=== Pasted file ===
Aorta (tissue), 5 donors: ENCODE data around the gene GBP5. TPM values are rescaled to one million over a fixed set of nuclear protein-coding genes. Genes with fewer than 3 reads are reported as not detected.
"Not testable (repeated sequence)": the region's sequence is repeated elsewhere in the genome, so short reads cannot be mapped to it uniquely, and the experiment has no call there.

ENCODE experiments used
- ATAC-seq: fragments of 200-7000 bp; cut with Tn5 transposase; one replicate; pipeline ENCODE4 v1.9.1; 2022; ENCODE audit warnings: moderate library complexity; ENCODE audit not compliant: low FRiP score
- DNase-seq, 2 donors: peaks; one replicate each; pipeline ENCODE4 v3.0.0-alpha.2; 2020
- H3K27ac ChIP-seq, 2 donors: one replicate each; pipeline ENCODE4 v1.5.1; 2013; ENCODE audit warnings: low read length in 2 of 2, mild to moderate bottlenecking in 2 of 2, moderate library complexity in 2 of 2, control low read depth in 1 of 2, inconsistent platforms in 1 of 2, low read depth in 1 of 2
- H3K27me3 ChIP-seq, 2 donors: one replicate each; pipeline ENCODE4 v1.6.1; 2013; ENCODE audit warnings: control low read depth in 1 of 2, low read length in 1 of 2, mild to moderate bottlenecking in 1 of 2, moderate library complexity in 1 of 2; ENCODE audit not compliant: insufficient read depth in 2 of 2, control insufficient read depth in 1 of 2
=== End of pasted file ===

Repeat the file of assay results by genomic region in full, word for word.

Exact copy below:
Aorta (tissue), 5 donors: ENCODE data around the gene GBP5. TPM values are rescaled to one million over a fixed set of nuclear protein-coding genes. Genes with fewer than 3 reads are reported as not detected.
"Not testable (repeated sequence)": the region's sequence is repeated elsewhere in the genome, so short reads cannot be mapped to it uniquely, and the experiment has no call there.

ENCODE experiments used
- ATAC-seq: fragments of 200-7000 bp; cut with Tn5 transposase; one replicate; pipeline ENCODE4 v1.9.1; 2022; ENCODE audit warnings: moderate library complexity; ENCODE audit not compliant: low FRiP score
- DNase-seq, 2 donors: peaks; one replicate each; pipeline ENCODE4 v3.0.0-alpha.2; 2020
- H3K27ac ChIP-seq, 2 donors: one replicate each; pipeline ENCODE4 v1.5.1; 2013; ENCODE audit warnings: low read length in 2 of 2, mild to moderate bottlenecking in 2 of 2, moderate library complexity in 2 of 2, control low read depth in 1 of 2, inconsistent platforms in 1 of 2, low read depth in 1 of 2
- H3K27me3 ChIP-seq, 2 donors: one replicate each; pipeline ENCODE4 v1.6.1; 2013; ENCODE audit warnings: control low read depth in 1 of 2, low read length in 1 of 2, mild to moderate bottlenecking in 1 of 2, moderate library complexity in 1 of 2; ENCODE audit not compliant: insufficient read depth in 2 of 2, control insufficient read depth in 1 of 2